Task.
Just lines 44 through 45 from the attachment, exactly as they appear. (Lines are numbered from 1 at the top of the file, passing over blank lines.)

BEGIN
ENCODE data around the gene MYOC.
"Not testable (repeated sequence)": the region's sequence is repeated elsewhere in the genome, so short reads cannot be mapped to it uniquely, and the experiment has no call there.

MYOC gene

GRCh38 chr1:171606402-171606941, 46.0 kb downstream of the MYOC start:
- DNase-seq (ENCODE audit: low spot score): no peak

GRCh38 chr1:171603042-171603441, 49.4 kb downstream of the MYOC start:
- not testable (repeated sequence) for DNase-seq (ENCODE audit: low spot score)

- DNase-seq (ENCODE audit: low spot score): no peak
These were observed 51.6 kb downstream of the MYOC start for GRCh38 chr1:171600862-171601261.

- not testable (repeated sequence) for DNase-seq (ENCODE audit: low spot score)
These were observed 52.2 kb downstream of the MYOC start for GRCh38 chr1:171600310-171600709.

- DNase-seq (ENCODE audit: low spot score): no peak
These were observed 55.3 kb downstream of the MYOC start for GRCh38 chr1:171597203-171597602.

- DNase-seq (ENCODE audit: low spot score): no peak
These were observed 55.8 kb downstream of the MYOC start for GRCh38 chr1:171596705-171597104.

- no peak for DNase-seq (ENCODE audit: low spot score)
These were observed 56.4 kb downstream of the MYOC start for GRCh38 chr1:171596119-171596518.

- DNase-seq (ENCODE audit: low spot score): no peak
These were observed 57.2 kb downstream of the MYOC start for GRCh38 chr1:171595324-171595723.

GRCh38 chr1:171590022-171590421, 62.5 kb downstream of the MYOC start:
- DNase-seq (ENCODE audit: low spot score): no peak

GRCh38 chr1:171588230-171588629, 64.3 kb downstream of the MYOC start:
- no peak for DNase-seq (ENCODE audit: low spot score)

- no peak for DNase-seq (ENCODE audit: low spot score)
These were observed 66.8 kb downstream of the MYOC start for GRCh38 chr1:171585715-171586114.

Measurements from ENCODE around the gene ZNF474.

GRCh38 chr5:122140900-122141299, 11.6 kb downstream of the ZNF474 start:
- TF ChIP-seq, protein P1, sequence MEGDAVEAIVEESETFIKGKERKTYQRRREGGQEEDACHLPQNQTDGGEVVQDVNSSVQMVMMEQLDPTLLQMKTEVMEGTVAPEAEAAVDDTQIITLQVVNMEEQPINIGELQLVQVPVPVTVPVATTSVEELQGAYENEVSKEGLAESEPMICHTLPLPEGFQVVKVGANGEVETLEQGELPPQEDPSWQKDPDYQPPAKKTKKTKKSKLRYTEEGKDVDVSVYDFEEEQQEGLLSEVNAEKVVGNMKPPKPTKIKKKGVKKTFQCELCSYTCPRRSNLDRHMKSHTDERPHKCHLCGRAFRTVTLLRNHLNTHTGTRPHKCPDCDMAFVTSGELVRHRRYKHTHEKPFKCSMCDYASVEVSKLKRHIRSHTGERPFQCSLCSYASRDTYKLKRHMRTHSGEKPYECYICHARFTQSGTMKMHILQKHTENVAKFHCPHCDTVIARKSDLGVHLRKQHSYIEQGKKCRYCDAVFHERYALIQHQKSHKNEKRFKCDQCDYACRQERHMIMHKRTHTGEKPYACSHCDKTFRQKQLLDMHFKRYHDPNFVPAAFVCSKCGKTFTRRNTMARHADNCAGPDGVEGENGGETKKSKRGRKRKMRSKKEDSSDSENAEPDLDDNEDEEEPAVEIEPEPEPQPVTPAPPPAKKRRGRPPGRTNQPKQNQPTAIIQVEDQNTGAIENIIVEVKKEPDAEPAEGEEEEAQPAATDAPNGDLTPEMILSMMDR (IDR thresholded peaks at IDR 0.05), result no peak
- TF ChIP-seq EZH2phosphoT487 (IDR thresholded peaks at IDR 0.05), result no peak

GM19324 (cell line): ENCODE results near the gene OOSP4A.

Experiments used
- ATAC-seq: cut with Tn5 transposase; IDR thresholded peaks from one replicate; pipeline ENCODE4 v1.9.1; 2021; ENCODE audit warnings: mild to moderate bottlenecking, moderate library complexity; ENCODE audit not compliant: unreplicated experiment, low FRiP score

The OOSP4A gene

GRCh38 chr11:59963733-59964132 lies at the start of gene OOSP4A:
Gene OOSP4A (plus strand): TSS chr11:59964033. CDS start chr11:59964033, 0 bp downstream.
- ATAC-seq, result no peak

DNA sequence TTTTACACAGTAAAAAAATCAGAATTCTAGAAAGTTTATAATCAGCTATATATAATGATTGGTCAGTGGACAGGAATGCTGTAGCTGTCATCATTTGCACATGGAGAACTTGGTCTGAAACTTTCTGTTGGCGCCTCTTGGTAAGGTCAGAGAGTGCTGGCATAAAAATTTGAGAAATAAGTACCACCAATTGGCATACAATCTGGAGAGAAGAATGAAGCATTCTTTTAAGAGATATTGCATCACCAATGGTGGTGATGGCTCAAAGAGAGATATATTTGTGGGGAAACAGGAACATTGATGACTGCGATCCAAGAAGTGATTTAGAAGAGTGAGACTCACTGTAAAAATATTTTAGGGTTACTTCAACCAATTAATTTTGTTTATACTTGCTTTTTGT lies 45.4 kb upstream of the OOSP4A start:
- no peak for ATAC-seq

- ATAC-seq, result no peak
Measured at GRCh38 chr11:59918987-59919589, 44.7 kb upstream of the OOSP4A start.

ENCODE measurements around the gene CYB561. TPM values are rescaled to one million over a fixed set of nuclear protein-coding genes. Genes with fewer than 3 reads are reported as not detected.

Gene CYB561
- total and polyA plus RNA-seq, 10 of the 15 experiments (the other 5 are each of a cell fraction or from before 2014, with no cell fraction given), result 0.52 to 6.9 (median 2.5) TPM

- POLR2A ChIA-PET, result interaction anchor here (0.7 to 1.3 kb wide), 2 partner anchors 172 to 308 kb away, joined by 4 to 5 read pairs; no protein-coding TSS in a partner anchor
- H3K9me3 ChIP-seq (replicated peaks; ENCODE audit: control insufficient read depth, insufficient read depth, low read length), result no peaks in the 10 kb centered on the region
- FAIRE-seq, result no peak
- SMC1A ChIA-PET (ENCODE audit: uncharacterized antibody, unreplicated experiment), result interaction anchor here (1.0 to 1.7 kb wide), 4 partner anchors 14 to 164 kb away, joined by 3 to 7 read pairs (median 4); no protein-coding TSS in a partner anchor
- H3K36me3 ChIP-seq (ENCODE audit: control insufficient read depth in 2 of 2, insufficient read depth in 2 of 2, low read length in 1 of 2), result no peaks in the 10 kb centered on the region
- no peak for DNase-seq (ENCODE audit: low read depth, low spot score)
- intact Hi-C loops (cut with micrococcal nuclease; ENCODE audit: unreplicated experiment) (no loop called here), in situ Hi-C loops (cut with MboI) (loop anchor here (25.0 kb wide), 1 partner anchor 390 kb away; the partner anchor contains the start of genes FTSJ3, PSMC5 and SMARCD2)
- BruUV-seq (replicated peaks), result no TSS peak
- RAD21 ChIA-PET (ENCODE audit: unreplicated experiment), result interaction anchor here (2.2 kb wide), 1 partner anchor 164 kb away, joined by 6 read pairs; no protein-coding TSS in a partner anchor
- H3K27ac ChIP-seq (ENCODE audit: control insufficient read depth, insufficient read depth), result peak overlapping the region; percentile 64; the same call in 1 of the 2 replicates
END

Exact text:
- POLR2A ChIA-PET, result interaction anchor here (0.7 to 1.3 kb wide), 2 partner anchors 172 to 308 kb away, joined by 4 to 5 read pairs; no protein-coding TSS in a partner anchor
- H3K9me3 ChIP-seq (replicated peaks; ENCODE audit: control insufficient read depth, insufficient read depth, low read length), result no peaks in the 10 kb centered on the region